NewsLocal News


Four Westside High School students are breaking barriers in Computer Science

Posted at 7:25 AM, Mar 09, 2018
and last updated 2018-03-09 08:25:08-05

Four girls at Westside High School are smashing stereotypes. 

"I think computer science is a really broad field," said Junior Emma Carlson. 
"This is something of the future.  It is one of the highest demanded jobs and the demand is growing a lot," said Freshman Raeann Sando. 

The young women are living by the words of a poster hanging in a classroom, "Make the boys play by your rules.  Learn 2 Code."

"I just noticed, wow I can do a lot of things just with this one skill," said Freshman Victoria Chin. 
"If you are a girl and you spend a lot of time learning how to code and developing stuff on computers, continue to do that," said Freshman Ramya Iyar. 

Freshman Ramya Iyar and her classmates Raeann Sando and Victoria Chin, along with Junior Emma Carlson have been crushing on coding for a while now.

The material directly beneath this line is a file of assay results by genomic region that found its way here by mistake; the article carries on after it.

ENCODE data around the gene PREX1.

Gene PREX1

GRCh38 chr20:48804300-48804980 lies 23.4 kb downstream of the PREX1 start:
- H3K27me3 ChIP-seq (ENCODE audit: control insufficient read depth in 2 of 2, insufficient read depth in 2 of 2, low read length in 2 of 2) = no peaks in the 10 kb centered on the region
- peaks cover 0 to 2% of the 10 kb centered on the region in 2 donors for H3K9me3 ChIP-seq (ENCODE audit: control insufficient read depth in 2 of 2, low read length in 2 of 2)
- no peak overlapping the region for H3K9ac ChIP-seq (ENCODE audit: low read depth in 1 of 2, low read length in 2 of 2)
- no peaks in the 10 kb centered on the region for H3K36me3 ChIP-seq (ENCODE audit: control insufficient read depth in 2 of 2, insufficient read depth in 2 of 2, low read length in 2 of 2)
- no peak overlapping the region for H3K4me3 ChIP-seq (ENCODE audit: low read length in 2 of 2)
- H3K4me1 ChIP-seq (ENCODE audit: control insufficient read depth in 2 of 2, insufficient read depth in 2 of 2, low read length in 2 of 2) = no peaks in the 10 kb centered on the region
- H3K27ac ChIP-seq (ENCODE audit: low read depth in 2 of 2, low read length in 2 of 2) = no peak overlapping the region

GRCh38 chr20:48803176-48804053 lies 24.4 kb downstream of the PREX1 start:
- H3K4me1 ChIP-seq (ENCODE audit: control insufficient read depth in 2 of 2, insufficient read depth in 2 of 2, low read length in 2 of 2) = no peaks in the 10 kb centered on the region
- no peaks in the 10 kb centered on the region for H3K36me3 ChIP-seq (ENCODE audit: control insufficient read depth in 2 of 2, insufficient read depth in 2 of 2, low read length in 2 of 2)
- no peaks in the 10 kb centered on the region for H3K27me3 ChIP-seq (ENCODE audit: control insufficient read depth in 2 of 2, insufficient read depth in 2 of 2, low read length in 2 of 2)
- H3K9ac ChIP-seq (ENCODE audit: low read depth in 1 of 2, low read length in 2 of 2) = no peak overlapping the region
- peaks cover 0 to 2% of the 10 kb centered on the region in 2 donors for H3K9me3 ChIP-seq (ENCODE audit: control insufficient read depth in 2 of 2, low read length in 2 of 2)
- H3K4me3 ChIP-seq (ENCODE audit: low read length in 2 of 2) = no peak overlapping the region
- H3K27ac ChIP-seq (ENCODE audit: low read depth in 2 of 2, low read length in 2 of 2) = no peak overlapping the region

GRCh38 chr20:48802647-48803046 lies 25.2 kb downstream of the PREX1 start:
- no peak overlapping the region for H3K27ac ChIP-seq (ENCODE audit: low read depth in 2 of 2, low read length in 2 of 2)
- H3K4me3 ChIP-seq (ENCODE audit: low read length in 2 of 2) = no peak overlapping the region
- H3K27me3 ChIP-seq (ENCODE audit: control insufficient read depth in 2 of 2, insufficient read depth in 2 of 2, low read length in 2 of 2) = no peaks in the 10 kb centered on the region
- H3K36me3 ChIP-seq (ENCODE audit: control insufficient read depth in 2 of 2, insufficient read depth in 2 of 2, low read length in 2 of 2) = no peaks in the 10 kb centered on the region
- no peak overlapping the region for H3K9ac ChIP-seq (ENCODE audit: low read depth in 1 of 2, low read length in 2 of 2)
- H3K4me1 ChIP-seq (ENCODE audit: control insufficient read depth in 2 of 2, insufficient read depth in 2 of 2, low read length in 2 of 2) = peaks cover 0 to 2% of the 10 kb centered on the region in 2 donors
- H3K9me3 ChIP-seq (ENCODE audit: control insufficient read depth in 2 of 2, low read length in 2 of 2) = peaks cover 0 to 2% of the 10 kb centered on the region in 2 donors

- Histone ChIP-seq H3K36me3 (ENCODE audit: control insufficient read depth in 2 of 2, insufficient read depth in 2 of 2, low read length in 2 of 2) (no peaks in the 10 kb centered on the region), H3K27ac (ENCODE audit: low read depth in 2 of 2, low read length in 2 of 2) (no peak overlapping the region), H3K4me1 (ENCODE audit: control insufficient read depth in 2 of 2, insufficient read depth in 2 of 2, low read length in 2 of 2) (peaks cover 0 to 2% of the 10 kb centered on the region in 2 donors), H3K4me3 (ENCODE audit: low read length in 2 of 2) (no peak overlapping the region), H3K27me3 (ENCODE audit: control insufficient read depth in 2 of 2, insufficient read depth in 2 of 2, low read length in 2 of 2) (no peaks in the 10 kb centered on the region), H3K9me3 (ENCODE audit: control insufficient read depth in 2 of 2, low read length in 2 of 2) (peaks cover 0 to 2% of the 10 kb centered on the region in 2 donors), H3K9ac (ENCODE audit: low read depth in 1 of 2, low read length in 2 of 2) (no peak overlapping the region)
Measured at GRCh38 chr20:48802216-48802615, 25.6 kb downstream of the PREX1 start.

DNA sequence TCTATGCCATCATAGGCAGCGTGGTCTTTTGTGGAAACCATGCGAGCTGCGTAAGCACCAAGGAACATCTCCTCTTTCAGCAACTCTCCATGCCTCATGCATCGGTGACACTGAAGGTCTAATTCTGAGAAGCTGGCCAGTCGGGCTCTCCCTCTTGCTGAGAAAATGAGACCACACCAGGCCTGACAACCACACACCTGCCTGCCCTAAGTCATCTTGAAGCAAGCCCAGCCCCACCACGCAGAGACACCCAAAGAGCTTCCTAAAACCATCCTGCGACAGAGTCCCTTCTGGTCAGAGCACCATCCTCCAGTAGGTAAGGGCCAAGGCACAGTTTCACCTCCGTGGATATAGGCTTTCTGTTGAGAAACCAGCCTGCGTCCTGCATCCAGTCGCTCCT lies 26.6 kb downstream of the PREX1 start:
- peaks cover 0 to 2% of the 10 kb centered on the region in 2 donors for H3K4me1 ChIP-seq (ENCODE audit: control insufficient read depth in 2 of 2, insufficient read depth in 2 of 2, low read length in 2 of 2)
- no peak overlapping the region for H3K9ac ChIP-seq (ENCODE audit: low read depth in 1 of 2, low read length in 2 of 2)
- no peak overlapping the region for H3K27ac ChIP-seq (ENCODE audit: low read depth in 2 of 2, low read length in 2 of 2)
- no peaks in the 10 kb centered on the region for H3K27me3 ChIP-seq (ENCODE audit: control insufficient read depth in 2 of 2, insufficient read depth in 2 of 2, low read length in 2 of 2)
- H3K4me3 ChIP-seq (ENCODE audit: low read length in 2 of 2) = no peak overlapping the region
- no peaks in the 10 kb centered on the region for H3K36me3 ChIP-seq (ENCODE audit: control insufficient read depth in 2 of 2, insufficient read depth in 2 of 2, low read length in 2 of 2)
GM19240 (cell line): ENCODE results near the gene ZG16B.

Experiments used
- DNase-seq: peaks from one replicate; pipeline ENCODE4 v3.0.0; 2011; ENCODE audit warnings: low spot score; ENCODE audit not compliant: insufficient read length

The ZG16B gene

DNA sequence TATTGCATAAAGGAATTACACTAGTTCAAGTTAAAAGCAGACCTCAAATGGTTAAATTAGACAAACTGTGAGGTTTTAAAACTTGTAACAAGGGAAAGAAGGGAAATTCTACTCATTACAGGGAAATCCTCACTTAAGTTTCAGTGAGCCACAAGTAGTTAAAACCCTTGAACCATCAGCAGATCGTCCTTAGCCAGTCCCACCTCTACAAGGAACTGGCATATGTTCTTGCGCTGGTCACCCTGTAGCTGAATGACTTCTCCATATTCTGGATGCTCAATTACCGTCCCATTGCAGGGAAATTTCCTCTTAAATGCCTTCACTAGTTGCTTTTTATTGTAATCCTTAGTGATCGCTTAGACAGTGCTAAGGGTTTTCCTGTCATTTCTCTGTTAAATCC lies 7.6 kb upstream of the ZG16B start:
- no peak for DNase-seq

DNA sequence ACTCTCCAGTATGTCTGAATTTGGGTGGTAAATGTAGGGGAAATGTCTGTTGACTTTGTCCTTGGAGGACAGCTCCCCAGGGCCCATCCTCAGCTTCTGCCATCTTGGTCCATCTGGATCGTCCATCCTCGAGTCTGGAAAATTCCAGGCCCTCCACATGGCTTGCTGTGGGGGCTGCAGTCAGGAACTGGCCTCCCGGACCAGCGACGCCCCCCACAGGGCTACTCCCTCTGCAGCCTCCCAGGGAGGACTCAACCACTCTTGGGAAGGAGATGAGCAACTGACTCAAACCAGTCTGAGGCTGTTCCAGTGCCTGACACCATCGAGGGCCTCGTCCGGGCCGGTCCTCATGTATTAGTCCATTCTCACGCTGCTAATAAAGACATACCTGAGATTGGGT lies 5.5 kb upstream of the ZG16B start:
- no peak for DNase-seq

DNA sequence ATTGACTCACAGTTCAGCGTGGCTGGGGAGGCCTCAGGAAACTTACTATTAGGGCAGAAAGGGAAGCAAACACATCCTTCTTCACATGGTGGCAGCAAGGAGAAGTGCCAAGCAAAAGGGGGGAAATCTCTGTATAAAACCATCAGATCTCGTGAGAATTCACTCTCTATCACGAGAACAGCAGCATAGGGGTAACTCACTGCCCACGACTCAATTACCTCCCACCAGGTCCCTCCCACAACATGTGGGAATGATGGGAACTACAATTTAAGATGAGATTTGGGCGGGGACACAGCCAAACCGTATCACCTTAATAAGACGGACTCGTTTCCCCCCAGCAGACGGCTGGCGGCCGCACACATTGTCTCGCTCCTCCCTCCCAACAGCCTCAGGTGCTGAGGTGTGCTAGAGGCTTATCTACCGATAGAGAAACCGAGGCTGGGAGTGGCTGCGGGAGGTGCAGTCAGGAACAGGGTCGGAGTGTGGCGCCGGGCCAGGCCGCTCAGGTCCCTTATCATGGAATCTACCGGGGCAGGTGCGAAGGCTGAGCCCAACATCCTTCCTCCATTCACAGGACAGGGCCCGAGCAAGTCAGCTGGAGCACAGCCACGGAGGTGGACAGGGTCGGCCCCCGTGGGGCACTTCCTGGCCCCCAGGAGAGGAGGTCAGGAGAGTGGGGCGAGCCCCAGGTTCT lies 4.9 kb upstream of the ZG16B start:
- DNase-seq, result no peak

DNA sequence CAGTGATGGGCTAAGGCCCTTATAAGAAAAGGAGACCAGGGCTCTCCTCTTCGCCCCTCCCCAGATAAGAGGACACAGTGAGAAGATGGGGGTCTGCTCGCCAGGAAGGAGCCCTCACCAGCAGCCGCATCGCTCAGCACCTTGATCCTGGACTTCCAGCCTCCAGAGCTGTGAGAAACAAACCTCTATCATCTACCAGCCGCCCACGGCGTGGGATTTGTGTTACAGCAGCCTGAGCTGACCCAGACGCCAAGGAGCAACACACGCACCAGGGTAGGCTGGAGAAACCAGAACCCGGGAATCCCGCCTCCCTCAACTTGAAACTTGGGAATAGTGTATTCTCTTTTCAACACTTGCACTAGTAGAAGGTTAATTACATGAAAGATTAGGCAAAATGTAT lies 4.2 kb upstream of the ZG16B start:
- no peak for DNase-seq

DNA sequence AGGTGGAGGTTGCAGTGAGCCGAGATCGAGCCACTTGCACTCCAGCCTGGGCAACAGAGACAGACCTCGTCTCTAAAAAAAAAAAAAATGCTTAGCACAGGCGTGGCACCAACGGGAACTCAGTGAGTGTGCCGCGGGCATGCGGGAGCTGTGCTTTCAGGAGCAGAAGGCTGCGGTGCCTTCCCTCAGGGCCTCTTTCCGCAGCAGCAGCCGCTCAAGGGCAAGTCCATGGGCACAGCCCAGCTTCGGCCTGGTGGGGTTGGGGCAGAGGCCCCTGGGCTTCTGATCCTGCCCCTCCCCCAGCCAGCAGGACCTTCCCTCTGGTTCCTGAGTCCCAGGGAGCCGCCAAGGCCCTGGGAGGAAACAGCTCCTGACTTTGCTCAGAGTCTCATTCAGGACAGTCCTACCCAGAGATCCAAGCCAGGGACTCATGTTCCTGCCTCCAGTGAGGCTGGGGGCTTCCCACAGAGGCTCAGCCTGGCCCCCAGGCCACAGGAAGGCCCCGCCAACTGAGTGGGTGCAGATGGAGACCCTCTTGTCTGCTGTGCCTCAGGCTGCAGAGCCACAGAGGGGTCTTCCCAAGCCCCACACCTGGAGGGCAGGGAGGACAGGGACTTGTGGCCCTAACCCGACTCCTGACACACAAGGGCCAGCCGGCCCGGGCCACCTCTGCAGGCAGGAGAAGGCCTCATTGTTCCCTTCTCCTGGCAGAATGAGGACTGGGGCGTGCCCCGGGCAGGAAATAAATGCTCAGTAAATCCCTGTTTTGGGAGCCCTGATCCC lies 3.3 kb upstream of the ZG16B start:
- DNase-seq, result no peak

"In middle school I joined Mrs. Shabram's Computer Science Club," said Chin. 

All the girls say Mrs. Shabram from middle school helped spark their love of STEM. 

"She was able to have all this knowledge and share it with me and kind of guide me along the way," said Sando. 
"She was like okay do Code Crush, go do this and she just kept bringing up these opportunities," said Carlson. 

One of those opportunities was entering the National Center for Women and Information Technology competition.  Recipients were selected for things like achievements in computing, leadership and academic performance.  

"I was surprised when I first won the award," said Ramya Iyar. 

Ramya won the top honors in our region and the other young ladies were awarded honorable mentions. 

"It is one of those things where it is definitely exciting to win those awards, but I don't think that is the reason I do it," said Carlson. 

The girls say winning these awards gives them hope for the future of women in the computer science field and motivation to keep furthering their education together. 

"We can all support each other and help each other out on different programs, so it is very encouraging," said Chin.